The Massachusetts Executive Office of Health and Human Services (EOHHS) has released the state’s Medicaid waiver proposal – the document that lays out the state’s plans for operating the state’s Medicaid program (MassHealth) and related healthcare initiatives. EOHHS is seeking public comment on the proposal through July 15 before submitting it formally to CMS.
Section 1115 of the Social Security Act allows the federal government to waive certain aspects of the Medicaid program to allow states the flexibility to devise programs for certain populations or to allow a state to use federal Medicaid funds in ways that are not otherwise allowed under federal rules.
The main aspect of the state’s waiver proposal is to shift the basic structure of MassHealth from a fee-for-service program (where providers are paid for each individual service) to an accountable care model (where services and payments throughout the full spectrum of care are bundled). To do this, EOHHS’ Office of Medicaid proposes offering providers three Accountable Care Organization models that are each tied in some form to MassHealth’s managed care organizations.
Another key component of the state’s waiver involves restructuring the state’s Safety Net Care Pool. Massachusetts needs CMS to sign off on the proposed waiver because the federal authorization for the current Safety Net Care Pool – as well as other healthcare programs – expires on June 30, 2017. “If Massachusetts does not reach an agreement to restructure the Safety Net Care Pool prior to the end of June 2017, it will lose federal authorization for over a billion dollars in expenditures each year,” EOHHS notes in the waiver proposal.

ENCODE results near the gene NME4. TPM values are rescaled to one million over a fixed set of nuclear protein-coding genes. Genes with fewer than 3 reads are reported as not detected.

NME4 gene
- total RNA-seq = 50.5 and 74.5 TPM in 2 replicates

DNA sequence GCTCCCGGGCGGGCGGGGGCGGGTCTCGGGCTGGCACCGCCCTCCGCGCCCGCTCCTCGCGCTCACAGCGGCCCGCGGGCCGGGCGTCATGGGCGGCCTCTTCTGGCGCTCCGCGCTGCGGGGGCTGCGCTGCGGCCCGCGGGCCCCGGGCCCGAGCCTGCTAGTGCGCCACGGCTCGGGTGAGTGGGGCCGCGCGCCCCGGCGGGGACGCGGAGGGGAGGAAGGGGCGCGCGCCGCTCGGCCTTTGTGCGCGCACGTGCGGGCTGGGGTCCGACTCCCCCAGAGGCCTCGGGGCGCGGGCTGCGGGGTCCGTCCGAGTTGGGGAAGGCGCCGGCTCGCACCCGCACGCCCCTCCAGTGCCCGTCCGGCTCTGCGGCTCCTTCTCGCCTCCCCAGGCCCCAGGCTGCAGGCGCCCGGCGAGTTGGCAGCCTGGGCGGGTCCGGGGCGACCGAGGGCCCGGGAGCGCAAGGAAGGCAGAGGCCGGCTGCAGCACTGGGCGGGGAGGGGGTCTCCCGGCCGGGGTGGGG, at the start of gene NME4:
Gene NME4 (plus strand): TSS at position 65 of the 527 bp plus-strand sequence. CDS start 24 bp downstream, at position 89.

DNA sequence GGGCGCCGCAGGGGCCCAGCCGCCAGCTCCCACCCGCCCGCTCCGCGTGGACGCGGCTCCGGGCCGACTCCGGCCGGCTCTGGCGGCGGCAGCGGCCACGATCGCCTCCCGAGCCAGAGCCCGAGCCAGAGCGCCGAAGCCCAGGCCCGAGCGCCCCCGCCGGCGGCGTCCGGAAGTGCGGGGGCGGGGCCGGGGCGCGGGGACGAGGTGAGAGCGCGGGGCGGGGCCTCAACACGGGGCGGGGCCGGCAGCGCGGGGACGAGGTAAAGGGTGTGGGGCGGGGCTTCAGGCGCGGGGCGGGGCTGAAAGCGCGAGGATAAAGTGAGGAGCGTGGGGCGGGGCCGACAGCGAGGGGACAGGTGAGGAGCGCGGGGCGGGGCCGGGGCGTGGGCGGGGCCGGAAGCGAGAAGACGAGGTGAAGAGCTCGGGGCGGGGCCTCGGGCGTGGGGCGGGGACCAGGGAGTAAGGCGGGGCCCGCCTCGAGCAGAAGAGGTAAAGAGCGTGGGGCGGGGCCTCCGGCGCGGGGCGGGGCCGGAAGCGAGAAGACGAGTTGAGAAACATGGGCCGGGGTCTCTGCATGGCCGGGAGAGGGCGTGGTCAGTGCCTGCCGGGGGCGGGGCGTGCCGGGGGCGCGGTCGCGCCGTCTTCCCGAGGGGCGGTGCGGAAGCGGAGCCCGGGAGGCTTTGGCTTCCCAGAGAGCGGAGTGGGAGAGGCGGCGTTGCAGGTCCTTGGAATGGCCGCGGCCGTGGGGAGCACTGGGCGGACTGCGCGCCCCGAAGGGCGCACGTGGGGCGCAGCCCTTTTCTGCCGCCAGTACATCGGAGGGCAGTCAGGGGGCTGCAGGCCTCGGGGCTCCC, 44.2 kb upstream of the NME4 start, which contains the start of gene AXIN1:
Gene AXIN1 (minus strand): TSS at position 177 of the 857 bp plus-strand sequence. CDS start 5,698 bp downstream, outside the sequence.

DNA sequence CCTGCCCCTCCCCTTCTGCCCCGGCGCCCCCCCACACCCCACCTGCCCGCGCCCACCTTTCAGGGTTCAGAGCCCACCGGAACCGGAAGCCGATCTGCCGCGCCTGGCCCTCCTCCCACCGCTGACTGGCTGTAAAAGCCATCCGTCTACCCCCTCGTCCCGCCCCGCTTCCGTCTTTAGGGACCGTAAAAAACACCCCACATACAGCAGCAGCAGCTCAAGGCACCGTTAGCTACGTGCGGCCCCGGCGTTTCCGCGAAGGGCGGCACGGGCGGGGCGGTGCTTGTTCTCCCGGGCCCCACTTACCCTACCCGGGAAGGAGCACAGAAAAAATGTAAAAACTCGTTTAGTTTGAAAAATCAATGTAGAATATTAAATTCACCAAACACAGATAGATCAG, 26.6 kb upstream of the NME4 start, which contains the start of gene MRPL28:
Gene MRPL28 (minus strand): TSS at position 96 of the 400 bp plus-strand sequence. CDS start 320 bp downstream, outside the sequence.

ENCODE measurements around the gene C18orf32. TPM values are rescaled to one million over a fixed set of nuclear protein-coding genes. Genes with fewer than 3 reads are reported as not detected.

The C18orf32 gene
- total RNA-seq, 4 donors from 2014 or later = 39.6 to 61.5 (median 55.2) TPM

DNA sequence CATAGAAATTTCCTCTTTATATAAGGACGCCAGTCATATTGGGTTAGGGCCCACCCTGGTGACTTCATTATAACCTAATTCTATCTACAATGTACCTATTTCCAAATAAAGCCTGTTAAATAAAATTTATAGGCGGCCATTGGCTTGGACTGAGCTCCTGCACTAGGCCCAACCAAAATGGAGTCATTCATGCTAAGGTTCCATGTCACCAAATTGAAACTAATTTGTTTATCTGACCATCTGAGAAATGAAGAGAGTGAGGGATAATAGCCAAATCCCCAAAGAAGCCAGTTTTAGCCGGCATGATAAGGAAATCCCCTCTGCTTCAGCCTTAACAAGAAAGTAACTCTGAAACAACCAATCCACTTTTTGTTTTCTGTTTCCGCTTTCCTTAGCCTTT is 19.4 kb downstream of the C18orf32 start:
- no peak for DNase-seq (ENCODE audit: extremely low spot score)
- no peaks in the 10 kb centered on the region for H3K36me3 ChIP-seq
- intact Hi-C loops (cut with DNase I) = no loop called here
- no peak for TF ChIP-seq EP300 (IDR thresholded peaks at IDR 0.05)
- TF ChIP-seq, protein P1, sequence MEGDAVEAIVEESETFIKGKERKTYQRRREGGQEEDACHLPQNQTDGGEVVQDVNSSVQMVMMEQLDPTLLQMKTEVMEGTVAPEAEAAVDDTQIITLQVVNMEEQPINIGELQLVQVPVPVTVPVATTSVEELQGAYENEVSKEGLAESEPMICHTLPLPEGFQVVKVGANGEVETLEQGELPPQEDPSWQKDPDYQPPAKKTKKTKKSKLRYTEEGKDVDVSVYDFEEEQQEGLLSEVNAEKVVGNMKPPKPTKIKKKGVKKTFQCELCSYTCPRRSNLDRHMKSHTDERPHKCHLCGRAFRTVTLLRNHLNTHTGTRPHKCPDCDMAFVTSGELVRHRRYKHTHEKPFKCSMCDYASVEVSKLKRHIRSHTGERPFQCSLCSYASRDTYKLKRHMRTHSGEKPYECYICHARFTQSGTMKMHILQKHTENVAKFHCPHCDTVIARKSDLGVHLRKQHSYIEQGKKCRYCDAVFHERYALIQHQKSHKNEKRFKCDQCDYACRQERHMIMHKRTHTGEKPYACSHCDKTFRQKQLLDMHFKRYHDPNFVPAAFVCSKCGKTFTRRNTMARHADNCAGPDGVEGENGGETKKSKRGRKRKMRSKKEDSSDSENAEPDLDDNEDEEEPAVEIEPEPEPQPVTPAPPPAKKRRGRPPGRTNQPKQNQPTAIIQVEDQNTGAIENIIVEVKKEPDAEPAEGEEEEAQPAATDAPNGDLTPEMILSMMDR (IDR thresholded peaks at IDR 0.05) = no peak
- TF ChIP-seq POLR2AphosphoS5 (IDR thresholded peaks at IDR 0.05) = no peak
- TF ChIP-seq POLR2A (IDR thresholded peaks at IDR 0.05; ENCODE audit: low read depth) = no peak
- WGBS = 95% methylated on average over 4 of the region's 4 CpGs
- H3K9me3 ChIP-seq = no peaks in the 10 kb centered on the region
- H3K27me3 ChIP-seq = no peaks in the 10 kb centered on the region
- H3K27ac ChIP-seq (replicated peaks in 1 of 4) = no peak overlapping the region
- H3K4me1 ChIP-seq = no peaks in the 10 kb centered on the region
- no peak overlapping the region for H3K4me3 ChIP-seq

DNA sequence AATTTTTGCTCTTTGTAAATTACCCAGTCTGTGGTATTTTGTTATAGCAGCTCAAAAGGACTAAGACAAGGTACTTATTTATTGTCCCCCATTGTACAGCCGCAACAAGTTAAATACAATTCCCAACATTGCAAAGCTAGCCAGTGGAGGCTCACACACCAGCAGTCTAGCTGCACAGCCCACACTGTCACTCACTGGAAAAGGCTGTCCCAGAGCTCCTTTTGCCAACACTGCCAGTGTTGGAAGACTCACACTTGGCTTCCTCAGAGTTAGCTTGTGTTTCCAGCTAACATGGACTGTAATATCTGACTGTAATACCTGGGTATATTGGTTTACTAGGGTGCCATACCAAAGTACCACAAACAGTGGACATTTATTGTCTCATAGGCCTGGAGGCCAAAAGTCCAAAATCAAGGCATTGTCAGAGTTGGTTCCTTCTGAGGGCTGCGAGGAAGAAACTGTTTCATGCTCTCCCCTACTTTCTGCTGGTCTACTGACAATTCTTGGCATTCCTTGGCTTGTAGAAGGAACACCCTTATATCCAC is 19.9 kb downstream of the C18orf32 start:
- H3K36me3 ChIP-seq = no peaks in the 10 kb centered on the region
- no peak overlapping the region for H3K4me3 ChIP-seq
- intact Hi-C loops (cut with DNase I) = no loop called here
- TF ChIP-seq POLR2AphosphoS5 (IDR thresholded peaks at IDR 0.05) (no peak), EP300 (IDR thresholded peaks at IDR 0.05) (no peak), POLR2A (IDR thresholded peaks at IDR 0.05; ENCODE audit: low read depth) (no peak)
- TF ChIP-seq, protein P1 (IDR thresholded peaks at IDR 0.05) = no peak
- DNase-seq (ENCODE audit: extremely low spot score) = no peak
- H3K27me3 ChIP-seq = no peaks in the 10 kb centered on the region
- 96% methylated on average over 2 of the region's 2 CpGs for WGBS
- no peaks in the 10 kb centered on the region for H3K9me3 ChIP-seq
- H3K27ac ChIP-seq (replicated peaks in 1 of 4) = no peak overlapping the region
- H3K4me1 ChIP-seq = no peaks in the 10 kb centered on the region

Behavioral healthcare – generally recognized as the portion of the Massachusetts system most in need of repair – is a major focus of the waiver. EOHHS writes that “an explicit goal of this waiver demonstration is the integration of physical health and behavioral health for individuals with a range of behavioral health needs.” To do so, the state offers a variety of approaches, including “the role of certified Behavioral Health Community Partners; contractual expectations for managed care plans, the Massachusetts Behavioral Health Partnership, and ACOs; and other payment model adjustments.” Massachusetts also will encourage ACOs to integrate behavioral health and long-term services and supports community partners into care teams.
As it refines its proposal, the state will hold two public listening sessions: Session #1 will be on Friday, June 24, from 2:30 to 4 p.m. at 1 Ashburton Place, 21st Floor, Boston; conference Line: 1-866-565-6580, Passcode: 9593452. Session #2 is set for Monday, June 27, from 2 to 3:30 p.m. at Fitchburg Public Library, 610 Main Street, Fitchburg.
MHA is reviewing the document along with its membership and has been in contact with EOHHS throughout the process.
The state’s 92-page Section 1115 Demonstration Project Amendment and Extension Request is below.